- The Washington Times - Saturday, November 7, 2020

One year ago, as Maryland geared up for its most anticipated matchup against Penn State in recent memory, Terrapins coach Mike Locksley pumped the breaks. There would be a sold-out stadium, a national audience and maybe — just maybe — a chance to pick up a win against the Nittany Lions.

But did that make it a true rivalry, the type of contest the Terrapins have searched for since joining the Big Ten in 2014?

“We got some work to do for us to be able to call it a rivalry,” Locksley said at the time. “You can’t wish and make a game a rivalry. The only way it gets to that point is by competing and having success, so I wouldn’t say it’s a rivalry yet, because we haven’t been consistent enough, or won enough, for us to even get to that point.”

At the time, Locksley was right. Despite all the excitement for that Friday night meeting between the two teams, Penn State left Maryland Stadium with a 59-point win. It was just another trouncing in a long history of trouncings. In the 43 matchups these two programs played between 1917 and 2019, the Nittany Lions had won 40. The Terrapins had won twice. They tied in 1989.

A lot can change in a year, though. And while one win doesn’t guarantee future results, Saturday’s 35-19 victory for Maryland at Beaver Stadium could be the kind of place-setting performance needed to turn a wish into a reality, a game into a rivalry.

“I’m just so happy for the players in that locker room. I’m happy for the former Terp football players who have all endured obviously us not playing competitively against a team with great tradition, like Penn State,” Locksley said Saturday. “So, this win is for Terp nation.”

Beyond it developing into just a rivalry, though, the Terrapins can hope this is a sign of competitiveness in a Big Ten East division that has often stumped them since joining the conference. Entering Saturday’s game, Maryland was 9-27 against divisional foes.

One of those wins came against Penn State in 2014, with a last-minute field goal from kicker Brad Craddock to win a game that began with the Terrapins’ captains refusing to shake the hands of the Nittany Lions’ captains before the coin flip.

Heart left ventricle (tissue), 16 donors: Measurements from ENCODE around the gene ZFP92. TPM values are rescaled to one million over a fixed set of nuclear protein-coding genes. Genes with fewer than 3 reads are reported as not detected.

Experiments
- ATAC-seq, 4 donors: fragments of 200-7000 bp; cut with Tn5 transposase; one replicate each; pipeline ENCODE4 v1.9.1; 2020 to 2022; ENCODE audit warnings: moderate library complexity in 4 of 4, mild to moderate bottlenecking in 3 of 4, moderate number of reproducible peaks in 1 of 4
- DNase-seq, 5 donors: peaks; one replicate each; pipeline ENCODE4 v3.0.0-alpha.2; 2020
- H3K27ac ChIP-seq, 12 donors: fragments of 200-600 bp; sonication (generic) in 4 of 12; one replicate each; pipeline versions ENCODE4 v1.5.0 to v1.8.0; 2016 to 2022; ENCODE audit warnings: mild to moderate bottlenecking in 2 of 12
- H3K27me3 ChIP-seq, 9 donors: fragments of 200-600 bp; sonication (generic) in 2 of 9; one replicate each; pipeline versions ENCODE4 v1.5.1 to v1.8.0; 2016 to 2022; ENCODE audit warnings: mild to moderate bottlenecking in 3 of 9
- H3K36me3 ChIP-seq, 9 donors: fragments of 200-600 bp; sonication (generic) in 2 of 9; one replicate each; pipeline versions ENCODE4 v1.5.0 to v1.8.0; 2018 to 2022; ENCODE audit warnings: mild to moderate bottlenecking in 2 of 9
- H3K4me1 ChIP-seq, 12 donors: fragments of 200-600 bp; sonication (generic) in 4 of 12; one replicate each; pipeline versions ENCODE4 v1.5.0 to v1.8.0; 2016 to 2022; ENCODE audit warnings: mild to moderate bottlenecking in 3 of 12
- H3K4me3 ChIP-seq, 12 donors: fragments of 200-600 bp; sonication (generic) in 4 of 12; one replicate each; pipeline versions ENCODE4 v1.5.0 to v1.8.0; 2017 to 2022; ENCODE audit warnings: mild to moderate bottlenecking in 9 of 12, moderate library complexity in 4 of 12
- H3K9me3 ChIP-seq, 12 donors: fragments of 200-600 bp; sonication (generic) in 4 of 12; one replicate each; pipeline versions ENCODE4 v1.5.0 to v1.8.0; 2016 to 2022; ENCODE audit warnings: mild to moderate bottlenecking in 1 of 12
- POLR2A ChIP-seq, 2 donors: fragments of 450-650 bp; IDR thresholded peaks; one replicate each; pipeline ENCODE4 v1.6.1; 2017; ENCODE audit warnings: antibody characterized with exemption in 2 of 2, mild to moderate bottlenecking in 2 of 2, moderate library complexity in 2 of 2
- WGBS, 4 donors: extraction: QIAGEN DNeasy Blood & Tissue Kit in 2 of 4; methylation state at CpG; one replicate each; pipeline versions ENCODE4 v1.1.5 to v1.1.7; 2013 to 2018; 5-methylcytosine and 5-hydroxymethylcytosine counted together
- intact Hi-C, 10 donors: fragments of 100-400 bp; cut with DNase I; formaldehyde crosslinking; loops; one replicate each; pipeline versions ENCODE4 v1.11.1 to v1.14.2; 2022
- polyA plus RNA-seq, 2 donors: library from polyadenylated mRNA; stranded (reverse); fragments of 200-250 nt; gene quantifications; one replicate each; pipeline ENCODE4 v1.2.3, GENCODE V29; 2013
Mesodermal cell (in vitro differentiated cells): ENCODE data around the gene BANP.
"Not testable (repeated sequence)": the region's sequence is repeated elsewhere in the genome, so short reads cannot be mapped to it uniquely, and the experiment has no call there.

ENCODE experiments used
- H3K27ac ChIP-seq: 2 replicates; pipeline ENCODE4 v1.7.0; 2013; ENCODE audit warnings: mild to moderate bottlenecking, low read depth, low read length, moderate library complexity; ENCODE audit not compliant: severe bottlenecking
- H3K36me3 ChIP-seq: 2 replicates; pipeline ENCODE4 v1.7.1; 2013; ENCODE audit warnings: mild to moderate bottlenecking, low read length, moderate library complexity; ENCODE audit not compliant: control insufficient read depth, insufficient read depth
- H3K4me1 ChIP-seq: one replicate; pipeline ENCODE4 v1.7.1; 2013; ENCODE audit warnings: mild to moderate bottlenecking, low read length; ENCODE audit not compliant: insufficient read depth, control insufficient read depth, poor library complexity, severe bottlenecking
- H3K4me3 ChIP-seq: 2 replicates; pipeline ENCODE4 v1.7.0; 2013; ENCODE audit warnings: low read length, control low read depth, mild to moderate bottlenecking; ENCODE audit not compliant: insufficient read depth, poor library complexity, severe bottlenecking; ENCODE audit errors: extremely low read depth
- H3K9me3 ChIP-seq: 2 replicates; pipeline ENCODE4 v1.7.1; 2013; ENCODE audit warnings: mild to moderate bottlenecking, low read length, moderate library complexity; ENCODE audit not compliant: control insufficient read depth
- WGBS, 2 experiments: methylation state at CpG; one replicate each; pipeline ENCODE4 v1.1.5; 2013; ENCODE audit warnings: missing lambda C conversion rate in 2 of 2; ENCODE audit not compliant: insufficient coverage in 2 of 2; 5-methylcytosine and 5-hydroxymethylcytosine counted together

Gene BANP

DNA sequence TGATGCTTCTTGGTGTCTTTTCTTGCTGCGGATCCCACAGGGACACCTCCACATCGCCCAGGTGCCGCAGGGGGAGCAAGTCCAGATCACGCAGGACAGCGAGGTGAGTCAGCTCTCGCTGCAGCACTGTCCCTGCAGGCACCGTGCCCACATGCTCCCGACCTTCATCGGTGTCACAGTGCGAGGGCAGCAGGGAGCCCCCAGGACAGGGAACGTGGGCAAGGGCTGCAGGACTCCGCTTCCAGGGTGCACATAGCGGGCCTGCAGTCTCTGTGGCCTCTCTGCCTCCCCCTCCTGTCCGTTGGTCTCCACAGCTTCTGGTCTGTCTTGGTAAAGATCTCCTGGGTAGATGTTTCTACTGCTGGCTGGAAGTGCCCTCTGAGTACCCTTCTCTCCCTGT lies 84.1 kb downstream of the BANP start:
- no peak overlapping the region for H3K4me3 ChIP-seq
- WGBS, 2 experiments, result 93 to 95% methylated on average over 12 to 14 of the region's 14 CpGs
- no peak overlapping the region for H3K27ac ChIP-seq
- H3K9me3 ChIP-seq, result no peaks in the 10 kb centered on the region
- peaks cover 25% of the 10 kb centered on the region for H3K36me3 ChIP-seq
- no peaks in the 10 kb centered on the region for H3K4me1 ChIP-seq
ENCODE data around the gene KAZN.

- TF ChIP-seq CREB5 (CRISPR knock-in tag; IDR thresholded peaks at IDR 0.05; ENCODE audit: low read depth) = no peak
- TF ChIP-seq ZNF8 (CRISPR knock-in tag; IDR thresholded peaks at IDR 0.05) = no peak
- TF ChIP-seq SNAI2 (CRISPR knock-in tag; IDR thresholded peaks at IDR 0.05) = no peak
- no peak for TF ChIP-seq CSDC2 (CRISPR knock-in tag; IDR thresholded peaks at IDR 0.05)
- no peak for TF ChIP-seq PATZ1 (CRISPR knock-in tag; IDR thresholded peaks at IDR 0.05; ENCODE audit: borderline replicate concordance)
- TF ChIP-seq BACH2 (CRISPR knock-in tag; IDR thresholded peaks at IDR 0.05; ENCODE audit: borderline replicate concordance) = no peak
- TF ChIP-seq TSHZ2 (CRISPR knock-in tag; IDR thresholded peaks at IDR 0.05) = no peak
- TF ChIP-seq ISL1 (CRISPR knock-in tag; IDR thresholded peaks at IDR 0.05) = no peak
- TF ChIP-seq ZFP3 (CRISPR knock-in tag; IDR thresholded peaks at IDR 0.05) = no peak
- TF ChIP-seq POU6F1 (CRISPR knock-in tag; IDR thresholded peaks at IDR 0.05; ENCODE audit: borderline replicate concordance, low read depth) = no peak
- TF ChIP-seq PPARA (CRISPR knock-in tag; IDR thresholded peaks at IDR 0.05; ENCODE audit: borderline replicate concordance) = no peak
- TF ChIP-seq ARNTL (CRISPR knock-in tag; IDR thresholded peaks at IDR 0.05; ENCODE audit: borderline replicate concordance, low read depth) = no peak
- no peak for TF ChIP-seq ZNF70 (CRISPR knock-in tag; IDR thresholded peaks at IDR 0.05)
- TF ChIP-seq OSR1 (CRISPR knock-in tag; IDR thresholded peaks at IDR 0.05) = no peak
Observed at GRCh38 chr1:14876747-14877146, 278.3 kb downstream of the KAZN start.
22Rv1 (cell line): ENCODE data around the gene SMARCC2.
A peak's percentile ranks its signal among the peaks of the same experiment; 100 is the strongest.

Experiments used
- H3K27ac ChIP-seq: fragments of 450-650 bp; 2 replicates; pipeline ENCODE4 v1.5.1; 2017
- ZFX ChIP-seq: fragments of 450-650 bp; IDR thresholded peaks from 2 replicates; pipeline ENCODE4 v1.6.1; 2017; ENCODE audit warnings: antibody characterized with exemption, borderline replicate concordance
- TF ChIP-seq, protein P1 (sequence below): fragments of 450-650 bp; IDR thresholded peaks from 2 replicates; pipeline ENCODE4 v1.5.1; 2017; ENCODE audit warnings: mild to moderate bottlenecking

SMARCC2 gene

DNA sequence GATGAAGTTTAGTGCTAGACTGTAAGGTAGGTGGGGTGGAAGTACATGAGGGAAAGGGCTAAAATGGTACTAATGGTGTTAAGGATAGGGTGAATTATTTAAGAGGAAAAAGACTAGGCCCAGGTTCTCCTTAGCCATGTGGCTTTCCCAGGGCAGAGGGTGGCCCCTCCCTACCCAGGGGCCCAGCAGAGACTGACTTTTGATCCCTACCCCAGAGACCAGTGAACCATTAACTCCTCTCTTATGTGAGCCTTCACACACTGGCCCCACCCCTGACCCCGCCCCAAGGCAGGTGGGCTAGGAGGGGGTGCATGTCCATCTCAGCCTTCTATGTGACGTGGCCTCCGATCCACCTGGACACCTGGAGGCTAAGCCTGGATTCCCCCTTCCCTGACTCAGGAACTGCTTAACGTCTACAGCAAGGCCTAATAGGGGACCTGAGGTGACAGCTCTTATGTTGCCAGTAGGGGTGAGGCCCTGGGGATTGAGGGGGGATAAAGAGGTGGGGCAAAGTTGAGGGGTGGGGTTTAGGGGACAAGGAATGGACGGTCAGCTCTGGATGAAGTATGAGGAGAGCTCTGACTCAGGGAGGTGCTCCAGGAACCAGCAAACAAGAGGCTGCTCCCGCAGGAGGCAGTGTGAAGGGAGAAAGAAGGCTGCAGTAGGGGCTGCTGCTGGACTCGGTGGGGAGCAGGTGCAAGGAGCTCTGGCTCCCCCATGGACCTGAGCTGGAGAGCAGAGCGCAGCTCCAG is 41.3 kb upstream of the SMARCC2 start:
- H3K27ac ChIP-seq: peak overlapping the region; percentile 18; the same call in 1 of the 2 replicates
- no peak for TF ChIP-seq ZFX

There’s long been heat in this matchup — potentially manufactured to find some edge in a lopsided series — but it hasn’t resulted in much success. After that 2014 win, Penn State rattled off five straight victories with an average point differential of 36.4.

Locksley was the offensive coordinator for that 2014 win. He knows the difficulties attached to a trip to State College, but he’s helped guide Maryland to two of the program’s three triumphs over the Nittany Lions.

“I grew up a Terp fan, know the history of these two teams, and know it hasn’t been in our favor at all,” Locksley said. “Going into this game, it’s easy to be emotional about how we prepare for them. I did everything I could to not be the fanboy with this.”

Instead, he focused on his team’s execution during practice. He told his team they needed to create turnovers and make quarterback Sean Clifford uncomfortable in the pocket. They did both on defense, recording seven sacks and three turnovers.

And on offense, Taulia Tagovailoa continued an impressive start to his Maryland career, throwing three touchdowns — two of which went to wide receiver Rakim Jarrett, a five-star freshman.

It resulted in the Terrapins’ biggest win over Penn State and displayed some of the progress Locksley hopes to be making with this program. He’s 15 games into his tenure as Maryland’s head coach. His all-time coaching record still rests at 8-41, but Saturday’s statement might lay claim to belief in the Terrapins’ turnaround.

“I have confidence in Coach Locksley,” Maryland athletic director Damon Evans said Thursday on Baltimore’s 105.7 The Fan. “He’s only in his second year. I’m extremely excited about where he can take our program and I know he’ll get us to where we want to be, and that’s being competitive within this brutal Big Ten.”

After the game, Locksley still harped on how he’s laying the foundation in College Park, hoping for long-term success. Saturday might have been an eye-opening result, but it doesn’t mean the Terrapins have arrived.

A win like that, though, is a tangible sign of progress against a team that’s long held the upper hand. It could go a long way toward making it a rivalry game in the future. But beyond that, Saturday’s win could signal competitiveness — something Maryland has searched for since joining the Big Ten.

“We’re going to take it as one win,” Locksley said. “Obviously, it’s a big one. It’s a big one for our young team to come up here in State College and win a game against a traditional power like a Penn State.”


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